Do you like reading books or texts that were written a long time ago? I’ve just picked up a copy of Soren Kirkegaard’s ‘Fear and Trembling‘. Trying to read works that were written long ago (over 100 years) can be a real challenge though!
The writing style, sentence structure, vocabulary, and overall length is in sharp contrast to how our contemporary culture consumes content. What can become a difficulty can either make the text something to savour, or something to stumble over. This is purely down to the personal opinion of any given reader; maybe you love reading old, maybe you really don’t!
Why, then, is it important to occasionally pause and look back?
Well, we see that the faith we are contending for now in 2022 is the same faith, with the same Saviour, with the same wonderful, sure, and steadfast foundation as the faith of those who lived in a time gone by. It points to the eternality of Christ, the endurance of the faith, the generation-spanning character of our great and awesome God. Our 2022 faith that has been squashed and squeezed by COVID for a couple of years now is the same faith that fought slavery (in William Wilberforce, for example), endured hostility, and allowed men to serve in one place for half a century and more.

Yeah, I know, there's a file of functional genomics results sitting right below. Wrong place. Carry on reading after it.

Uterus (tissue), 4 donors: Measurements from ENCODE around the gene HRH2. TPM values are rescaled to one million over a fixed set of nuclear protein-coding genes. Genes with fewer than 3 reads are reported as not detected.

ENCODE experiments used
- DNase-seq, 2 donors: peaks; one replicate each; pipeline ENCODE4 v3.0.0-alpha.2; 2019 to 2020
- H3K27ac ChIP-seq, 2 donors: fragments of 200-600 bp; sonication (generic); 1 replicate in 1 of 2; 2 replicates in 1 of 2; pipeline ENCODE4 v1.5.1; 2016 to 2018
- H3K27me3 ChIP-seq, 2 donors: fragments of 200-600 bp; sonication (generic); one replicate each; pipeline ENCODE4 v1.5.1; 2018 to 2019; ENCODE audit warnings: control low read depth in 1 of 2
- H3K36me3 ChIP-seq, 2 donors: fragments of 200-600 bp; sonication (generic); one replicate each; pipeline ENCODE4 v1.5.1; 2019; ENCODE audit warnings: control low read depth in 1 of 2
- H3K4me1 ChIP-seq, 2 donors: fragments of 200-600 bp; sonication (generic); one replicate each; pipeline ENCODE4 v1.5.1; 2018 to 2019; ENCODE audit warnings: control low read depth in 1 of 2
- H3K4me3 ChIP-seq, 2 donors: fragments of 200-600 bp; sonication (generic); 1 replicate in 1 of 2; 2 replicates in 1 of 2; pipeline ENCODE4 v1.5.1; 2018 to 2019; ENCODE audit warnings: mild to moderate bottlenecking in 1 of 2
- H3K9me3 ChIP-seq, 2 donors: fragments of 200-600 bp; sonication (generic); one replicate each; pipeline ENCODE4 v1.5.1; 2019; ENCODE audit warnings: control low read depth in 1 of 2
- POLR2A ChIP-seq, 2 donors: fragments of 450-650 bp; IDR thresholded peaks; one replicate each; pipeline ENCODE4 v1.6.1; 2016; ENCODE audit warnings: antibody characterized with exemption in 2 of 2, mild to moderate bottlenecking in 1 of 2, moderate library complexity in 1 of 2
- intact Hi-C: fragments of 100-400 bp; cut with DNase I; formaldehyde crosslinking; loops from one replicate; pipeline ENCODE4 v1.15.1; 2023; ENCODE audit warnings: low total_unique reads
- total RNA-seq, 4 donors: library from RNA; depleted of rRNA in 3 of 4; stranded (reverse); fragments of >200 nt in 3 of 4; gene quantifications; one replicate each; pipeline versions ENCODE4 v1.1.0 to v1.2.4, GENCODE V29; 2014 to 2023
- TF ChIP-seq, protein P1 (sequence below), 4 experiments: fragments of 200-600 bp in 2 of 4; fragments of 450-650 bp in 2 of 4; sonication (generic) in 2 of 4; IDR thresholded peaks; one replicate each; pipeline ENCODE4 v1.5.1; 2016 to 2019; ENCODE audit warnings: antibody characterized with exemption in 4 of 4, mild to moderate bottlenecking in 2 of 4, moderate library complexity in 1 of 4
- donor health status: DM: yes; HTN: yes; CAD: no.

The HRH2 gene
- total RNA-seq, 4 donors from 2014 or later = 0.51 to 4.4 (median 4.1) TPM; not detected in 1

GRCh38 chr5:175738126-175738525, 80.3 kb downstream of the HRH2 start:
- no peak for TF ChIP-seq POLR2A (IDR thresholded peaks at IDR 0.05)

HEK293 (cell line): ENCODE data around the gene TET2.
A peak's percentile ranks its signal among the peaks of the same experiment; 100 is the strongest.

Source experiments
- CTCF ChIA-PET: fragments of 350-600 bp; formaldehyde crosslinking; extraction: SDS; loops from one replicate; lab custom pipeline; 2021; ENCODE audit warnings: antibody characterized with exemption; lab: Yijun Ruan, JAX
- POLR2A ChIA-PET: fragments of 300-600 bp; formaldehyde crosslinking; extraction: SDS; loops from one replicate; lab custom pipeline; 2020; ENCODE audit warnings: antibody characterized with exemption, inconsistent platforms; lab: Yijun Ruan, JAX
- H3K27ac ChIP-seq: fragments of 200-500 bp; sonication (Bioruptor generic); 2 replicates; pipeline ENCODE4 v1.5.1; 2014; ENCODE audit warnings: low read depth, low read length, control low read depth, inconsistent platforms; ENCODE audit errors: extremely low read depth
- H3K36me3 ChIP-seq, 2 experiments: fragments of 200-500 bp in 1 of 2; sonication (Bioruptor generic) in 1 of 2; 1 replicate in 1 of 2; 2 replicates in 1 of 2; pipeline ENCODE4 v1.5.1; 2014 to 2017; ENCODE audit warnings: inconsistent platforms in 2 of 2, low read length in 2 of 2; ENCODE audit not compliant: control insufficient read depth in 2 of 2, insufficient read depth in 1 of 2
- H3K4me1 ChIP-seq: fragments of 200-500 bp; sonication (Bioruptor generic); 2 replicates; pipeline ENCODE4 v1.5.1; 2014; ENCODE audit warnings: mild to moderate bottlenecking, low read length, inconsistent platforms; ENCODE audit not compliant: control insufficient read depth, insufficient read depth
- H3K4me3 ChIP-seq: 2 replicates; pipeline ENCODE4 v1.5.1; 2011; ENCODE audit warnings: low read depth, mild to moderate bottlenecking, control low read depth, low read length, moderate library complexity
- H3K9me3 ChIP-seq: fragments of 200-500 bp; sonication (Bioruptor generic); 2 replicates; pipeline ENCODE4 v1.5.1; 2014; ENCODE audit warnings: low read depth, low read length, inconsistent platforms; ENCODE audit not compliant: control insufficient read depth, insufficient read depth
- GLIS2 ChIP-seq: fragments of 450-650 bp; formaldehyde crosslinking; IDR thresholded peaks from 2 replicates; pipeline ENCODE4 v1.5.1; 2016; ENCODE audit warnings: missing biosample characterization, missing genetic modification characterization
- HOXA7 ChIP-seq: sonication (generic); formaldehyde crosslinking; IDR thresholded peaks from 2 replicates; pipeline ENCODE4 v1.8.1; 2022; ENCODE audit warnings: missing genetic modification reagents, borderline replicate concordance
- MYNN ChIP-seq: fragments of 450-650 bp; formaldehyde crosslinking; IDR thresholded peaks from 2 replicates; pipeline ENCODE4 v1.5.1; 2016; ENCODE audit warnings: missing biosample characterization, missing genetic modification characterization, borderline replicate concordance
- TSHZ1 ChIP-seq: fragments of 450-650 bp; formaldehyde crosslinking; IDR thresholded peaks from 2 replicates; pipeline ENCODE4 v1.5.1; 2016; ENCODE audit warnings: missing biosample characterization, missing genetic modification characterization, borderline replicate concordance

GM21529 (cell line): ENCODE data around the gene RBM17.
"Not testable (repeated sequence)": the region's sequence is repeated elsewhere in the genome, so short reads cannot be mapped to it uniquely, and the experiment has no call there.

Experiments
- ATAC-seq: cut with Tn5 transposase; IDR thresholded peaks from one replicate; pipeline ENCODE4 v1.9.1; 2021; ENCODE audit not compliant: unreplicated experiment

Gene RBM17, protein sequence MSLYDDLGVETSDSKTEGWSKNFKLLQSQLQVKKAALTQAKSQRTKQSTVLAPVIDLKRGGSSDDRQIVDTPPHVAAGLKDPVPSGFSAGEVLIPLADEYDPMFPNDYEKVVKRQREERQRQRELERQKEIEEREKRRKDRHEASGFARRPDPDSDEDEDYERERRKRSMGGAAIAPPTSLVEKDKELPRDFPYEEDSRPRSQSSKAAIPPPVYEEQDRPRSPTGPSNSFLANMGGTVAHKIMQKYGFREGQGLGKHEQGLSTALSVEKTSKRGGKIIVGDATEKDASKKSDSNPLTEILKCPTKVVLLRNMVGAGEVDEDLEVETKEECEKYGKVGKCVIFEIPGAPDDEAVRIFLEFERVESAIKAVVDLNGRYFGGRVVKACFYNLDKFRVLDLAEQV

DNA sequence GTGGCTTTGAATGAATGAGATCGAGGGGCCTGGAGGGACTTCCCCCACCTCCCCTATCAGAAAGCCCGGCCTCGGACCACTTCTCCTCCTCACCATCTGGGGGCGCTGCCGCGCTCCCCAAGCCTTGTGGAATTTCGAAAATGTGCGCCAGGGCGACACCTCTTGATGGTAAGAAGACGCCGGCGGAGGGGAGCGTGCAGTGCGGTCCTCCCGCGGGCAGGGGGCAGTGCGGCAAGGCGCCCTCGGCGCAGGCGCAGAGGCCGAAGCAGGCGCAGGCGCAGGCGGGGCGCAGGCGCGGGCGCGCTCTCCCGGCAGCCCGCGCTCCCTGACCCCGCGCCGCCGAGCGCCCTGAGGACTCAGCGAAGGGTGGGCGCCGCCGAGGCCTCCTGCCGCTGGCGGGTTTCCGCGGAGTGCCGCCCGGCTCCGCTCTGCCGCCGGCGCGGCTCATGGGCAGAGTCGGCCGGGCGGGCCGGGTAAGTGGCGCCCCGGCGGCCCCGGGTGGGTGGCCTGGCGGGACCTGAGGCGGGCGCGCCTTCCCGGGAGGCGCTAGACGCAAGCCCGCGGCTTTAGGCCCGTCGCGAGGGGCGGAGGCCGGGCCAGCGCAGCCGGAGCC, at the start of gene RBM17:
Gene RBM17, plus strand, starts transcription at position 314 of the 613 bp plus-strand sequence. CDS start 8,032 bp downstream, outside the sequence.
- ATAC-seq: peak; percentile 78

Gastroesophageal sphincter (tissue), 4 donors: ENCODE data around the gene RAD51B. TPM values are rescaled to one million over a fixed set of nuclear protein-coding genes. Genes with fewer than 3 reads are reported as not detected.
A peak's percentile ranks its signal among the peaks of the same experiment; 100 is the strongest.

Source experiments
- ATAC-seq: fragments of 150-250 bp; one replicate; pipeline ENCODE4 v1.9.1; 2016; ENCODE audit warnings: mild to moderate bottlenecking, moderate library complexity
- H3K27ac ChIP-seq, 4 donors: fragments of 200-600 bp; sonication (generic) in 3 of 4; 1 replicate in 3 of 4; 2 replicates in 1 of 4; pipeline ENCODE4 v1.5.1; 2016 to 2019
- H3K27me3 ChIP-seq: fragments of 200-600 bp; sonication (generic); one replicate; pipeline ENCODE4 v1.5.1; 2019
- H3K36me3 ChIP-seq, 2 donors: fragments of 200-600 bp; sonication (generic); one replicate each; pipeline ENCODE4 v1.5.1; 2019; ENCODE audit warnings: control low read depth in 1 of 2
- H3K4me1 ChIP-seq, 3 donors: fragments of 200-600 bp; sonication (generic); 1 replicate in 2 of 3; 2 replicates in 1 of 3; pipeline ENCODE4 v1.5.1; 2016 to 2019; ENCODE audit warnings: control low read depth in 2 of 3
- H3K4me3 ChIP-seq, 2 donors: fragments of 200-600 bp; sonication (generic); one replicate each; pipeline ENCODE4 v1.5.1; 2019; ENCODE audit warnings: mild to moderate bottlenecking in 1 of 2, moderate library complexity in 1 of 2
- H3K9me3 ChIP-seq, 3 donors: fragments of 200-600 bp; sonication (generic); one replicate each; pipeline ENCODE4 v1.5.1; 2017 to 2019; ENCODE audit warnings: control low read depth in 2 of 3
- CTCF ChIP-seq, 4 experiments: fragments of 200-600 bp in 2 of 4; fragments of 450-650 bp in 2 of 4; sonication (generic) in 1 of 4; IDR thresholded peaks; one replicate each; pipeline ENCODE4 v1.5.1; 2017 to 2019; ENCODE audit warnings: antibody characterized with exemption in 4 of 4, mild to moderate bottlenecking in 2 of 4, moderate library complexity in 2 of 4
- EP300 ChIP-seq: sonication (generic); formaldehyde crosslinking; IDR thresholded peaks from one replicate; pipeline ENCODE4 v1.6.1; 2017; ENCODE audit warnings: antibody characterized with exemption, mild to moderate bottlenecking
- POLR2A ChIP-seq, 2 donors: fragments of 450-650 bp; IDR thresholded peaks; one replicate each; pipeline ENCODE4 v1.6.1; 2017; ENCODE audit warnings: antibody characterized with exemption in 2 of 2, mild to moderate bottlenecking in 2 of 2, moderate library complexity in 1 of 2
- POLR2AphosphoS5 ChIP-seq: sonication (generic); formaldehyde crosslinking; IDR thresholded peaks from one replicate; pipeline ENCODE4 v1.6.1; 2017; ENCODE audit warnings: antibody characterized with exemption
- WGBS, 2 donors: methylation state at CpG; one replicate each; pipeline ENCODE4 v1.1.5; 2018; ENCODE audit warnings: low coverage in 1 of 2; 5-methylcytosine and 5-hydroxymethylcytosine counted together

So, reading something that was written in the 1800s might not be for everybody every day, but it is certainly useful for us all once in a while!
The grass withers,
the flower fades,
but the word of our God will stand
Today then, try and read something written before you were born. If you’re not sure where to find something, try here;
Charles Spurgeon – https://www.blueletterbible.org/commentaries/spurgeon_charles/
John Calvin – https://www.blueletterbible.org/commentaries/calvin_john/
Anathanasius of Alexandria – https://www.blueletterbible.org/commentaries/athanasius/
D.Martin Lloyd-Jones – https://www.monergism.com/search?f=author:34450
Charles Simeon – https://www.monergism.com/search?keywords=simeon&format=All&f%5B0%5D=author%3A36498
William Wilberforce – https://www.gutenberg.org/files/25709/25709-h/25709-h.htm
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